Angry residents to fight controversial Wetherby Road Starbucks plan at appeal
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Last updated May 12, 2021
The former 1st Dental surgery site on Wetherby Road, which is earmarked for a Starbucks.
The former 1st Dental surgery site on Wetherby Road, which is earmarked for a Starbucks.

Residents will fight controversial plans for a Starbucks on Wetherby Road at a public inquiry after Harrogate Borough Council decided not to risk a costly legal battle.

The council decided to withdraw its objection yesterday ahead of an appeal hearing on June 15, warning it could cost £50,000.

But residents will appear at the inquiry and make a case against the application.

Retail firm Euro Garages has spent almost a decade trying to win permission to open the coffee shop at the former 1st Dental surgery on Wetherby Road, Harrogate but has been refused three times by councillors and once by a government inspector.


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Although the council decided yesterday not to put up a defence, residents will still contest the refusal as a third party.

Cllr Pat Marsh, a Liberal Democrat whose Harrogate Hookstone ward includes the site, is to meet residents tonight to devise a strategy for the hearing.

She said:

“We have decided to do this. We are going to fight this to the bitter end.

“There is a lot of anger here about this application.”

Designs of the Starbucks as included in the planning documents to Harrogate Borough Council.

Designs of the proposed Starbucks included in planning documents to Harrogate Borough Council.

Cllr Marsh added that the application was another example of “big companies pushing for planning applications” to be put through.

The council rejected the proposal on grounds of air quality and traffic flow concerns in December 2019. It also raised concerns over a loss of amenity to those living next to the Starbucks due to noise and light pollution

Council drops defence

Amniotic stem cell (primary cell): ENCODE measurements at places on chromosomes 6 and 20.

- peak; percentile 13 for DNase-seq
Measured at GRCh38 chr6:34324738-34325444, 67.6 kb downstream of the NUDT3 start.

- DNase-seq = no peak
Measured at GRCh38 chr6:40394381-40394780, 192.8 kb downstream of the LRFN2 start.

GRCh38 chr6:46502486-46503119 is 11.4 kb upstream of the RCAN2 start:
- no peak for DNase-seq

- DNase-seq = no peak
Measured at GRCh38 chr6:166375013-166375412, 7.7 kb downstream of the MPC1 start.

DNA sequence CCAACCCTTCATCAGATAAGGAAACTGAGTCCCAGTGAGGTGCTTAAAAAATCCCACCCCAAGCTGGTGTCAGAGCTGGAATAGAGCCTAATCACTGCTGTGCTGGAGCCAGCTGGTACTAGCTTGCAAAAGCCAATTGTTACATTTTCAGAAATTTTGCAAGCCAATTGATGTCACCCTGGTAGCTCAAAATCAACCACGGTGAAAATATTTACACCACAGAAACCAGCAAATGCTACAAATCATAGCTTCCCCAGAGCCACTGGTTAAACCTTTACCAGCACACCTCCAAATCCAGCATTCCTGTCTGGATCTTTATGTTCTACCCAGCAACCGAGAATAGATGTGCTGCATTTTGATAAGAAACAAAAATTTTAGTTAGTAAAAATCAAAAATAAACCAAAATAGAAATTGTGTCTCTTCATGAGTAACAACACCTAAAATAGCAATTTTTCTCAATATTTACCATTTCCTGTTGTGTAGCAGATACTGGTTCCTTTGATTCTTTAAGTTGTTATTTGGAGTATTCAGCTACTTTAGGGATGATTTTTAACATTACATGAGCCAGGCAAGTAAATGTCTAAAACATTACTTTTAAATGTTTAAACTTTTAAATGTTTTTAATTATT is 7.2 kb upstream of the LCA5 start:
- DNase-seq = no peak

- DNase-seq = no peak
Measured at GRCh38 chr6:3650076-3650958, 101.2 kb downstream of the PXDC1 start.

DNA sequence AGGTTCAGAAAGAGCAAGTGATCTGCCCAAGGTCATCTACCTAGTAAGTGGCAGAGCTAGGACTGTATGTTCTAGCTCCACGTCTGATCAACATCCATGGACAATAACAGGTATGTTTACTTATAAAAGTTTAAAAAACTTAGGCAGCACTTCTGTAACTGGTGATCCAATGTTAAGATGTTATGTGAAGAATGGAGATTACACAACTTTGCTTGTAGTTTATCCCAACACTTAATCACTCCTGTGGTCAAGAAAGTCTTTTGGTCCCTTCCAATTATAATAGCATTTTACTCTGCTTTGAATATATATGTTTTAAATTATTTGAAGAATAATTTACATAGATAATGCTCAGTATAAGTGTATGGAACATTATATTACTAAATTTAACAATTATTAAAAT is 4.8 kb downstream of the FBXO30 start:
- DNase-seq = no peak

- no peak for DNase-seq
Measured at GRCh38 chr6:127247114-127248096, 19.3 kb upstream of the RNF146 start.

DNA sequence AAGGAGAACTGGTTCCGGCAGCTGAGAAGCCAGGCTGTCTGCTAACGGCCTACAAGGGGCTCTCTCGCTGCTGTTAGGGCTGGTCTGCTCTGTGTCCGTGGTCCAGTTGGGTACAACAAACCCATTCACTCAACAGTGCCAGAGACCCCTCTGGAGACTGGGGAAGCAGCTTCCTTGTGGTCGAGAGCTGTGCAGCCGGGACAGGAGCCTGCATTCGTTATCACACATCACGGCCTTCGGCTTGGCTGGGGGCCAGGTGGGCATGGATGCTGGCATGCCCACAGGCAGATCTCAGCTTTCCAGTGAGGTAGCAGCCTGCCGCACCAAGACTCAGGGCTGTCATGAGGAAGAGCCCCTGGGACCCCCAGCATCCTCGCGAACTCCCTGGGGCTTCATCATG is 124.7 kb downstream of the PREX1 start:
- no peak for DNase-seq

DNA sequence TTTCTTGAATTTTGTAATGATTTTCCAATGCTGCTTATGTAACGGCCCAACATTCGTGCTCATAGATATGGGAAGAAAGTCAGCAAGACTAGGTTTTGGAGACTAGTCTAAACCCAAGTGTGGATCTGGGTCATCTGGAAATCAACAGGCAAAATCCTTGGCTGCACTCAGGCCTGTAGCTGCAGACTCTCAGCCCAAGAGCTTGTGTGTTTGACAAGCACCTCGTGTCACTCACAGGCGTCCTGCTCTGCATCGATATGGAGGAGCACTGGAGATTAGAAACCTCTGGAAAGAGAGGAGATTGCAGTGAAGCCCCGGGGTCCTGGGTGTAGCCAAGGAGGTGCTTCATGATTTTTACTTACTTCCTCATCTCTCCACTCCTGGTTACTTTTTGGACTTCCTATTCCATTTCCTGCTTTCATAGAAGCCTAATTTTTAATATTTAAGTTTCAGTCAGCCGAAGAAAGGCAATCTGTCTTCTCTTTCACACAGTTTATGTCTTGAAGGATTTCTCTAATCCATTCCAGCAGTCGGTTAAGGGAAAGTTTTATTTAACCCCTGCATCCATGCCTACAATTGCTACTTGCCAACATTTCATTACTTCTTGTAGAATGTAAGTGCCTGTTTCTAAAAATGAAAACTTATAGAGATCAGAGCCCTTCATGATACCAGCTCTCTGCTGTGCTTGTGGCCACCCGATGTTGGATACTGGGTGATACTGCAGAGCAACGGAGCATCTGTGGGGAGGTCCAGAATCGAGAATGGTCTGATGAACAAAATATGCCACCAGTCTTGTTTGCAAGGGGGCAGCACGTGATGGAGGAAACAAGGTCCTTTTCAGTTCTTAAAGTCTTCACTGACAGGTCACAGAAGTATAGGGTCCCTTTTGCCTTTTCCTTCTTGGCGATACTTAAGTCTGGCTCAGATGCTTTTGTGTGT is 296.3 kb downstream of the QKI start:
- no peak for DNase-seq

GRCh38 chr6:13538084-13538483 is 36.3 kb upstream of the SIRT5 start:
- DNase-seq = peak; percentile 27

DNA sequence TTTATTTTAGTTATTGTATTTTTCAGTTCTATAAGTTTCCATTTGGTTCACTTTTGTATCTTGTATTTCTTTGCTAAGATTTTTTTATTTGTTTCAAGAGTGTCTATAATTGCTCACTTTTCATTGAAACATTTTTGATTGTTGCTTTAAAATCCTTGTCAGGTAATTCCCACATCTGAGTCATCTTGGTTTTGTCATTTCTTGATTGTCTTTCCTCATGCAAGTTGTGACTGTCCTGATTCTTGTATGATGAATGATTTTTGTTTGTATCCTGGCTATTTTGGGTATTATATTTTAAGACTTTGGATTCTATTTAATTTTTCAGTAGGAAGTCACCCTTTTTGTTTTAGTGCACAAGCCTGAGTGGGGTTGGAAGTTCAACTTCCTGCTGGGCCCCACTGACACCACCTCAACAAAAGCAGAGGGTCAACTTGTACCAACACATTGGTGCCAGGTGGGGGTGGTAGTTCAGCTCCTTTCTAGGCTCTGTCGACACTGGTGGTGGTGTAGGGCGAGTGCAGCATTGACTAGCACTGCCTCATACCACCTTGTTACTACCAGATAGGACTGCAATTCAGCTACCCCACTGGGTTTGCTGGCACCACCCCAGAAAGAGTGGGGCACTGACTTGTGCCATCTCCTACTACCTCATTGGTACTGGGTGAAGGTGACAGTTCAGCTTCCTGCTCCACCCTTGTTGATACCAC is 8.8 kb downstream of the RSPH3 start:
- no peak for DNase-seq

The council’s decision not to defend its objection was made at a planning committee meeting yesterday.

Speaking at the committee, Cllr John Mann, chair of the planning committee, said councillors did not have the legal expertise or experience to fight the appeal, which would see them “batted for six by the professional lawyers of the applicants”.

John Worthington, the council’s executive officer for development management, said officers could not stand successfully at appeal because their previous recommendation would “undermine” their case and that losing also risked legal costs of over £50,000.

After the meeting, a council spokesman told the Local Democracy Reporting Service that not contesting the appeal “hasn’t been an easy decision to make” but was “the best way forward in this instance.” 

He said:

“Officer recommendations are always taken with a balanced approach and are based on careful consideration of a wide range of issues, including local and national planning policy, case law, consultation responses and anything else considered to be ‘material’ to the decision, including the comments of local residents.

“In this case, the officer recommendation of approval was overturned by the planning committee and permission was refused, which has led to an appeal by the applicant.

“Following this recommendation, along with feedback from relevant consultees and comments made by an independent inspector – who considered a previous appeal at the site for a similar proposal – we believe the most sensible and cost-effective approach would be to not defend the appeal.”


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Christopher Groom, who was a serving officer at the time, admits making the photographs over a seven-year period. https://buff.ly/3yIXGFw

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